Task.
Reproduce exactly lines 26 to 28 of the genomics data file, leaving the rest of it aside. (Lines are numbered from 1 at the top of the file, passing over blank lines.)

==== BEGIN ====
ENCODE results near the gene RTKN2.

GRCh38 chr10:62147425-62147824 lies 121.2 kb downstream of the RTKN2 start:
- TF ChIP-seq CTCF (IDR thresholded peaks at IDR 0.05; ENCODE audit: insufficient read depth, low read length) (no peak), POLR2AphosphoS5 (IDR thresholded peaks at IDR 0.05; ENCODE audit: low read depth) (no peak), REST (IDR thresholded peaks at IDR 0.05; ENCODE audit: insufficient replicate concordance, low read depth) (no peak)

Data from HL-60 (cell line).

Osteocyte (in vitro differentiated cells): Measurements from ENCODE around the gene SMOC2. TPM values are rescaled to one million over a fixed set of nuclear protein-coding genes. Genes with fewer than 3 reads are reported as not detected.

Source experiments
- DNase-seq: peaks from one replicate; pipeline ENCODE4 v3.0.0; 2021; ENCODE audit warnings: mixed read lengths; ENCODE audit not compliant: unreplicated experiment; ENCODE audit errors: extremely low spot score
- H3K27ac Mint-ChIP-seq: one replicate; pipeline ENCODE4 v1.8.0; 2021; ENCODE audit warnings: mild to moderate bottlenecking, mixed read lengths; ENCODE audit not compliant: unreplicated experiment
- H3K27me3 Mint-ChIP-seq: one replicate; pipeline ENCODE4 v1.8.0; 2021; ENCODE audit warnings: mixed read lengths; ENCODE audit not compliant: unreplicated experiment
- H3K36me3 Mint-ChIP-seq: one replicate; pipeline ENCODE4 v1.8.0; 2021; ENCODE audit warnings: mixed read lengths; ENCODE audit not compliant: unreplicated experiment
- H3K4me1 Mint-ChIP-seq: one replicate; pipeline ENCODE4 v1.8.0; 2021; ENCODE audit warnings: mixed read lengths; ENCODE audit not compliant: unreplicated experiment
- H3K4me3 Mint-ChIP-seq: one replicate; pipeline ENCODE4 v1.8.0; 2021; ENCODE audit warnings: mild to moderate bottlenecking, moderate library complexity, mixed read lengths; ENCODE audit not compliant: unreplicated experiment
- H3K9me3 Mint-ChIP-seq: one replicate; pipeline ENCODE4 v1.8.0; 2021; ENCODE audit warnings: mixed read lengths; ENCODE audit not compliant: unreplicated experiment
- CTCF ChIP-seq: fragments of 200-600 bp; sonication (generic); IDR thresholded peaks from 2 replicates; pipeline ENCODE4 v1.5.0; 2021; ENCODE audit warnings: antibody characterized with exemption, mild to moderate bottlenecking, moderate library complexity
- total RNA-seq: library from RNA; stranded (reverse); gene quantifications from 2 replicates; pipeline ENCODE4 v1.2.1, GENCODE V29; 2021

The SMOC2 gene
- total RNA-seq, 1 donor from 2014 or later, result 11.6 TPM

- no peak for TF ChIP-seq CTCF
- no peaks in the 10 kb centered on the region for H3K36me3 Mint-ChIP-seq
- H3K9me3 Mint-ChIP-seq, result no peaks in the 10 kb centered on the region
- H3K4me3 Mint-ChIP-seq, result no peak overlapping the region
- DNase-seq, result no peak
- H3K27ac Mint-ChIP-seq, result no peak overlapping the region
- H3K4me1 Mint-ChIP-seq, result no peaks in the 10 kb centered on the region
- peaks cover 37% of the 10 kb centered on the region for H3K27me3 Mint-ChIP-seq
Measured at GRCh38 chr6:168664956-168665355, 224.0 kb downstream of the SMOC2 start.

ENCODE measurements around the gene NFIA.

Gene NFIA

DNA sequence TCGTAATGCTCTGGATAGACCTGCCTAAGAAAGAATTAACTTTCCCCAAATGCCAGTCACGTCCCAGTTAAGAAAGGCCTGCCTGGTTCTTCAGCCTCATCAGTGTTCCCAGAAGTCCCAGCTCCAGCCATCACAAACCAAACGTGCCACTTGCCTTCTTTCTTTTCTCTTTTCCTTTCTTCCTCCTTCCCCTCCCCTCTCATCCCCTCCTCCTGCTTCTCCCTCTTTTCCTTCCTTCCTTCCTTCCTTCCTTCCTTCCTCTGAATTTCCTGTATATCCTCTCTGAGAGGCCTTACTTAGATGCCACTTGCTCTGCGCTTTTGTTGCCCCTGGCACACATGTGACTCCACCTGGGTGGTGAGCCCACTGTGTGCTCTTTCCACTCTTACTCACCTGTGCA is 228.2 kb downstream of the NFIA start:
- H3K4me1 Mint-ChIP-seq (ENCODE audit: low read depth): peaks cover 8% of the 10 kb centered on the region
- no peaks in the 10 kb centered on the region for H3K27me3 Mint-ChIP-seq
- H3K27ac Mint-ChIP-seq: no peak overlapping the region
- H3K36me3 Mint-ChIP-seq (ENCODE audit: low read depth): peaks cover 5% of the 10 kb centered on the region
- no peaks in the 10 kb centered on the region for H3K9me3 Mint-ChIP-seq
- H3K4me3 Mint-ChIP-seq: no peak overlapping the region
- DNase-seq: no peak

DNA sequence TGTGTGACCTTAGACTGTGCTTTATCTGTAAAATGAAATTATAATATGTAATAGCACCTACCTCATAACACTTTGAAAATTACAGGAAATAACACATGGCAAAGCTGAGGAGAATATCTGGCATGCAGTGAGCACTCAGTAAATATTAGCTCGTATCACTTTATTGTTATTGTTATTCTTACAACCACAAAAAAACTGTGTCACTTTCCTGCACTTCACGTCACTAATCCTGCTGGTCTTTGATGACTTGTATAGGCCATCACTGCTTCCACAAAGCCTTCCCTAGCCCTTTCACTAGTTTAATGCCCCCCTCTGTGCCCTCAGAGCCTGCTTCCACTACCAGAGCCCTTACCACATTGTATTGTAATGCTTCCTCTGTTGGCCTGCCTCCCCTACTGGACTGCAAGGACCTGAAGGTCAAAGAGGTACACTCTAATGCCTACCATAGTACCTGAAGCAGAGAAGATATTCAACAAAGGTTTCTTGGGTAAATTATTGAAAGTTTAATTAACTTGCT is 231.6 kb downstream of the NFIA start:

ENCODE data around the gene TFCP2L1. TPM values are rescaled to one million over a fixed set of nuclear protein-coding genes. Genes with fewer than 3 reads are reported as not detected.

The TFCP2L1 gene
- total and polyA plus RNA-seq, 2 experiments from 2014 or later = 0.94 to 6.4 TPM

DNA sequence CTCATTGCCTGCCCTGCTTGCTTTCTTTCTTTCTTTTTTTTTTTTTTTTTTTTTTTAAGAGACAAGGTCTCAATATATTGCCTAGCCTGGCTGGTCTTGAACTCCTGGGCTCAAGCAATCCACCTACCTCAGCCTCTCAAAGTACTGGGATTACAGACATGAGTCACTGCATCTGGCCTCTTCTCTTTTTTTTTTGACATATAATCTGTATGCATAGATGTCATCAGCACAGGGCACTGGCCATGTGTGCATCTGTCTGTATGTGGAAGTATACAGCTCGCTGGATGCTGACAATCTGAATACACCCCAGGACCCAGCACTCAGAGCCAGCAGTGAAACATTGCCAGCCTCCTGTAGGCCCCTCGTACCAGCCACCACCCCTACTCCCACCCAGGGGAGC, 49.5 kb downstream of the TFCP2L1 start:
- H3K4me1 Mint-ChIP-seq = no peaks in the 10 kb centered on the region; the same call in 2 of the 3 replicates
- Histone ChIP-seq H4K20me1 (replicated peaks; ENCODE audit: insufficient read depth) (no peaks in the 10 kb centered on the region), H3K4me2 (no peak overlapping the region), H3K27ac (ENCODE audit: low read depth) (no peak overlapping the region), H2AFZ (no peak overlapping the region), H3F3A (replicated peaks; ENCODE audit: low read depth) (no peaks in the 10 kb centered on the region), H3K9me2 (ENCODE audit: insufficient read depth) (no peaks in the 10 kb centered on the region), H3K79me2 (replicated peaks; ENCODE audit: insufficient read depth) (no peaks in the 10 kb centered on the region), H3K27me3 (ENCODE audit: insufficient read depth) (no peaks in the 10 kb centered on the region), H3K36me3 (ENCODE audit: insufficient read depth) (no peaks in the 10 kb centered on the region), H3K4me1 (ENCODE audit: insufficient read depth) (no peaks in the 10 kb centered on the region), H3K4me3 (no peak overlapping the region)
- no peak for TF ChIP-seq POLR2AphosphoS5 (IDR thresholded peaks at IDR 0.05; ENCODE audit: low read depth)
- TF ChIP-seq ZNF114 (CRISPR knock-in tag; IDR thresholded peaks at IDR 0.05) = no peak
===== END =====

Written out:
Measured at GRCh38 chr6:168664956-168665355, 224.0 kb downstream of the SMOC2 start.

ENCODE measurements around the gene NFIA.

Gene NFIA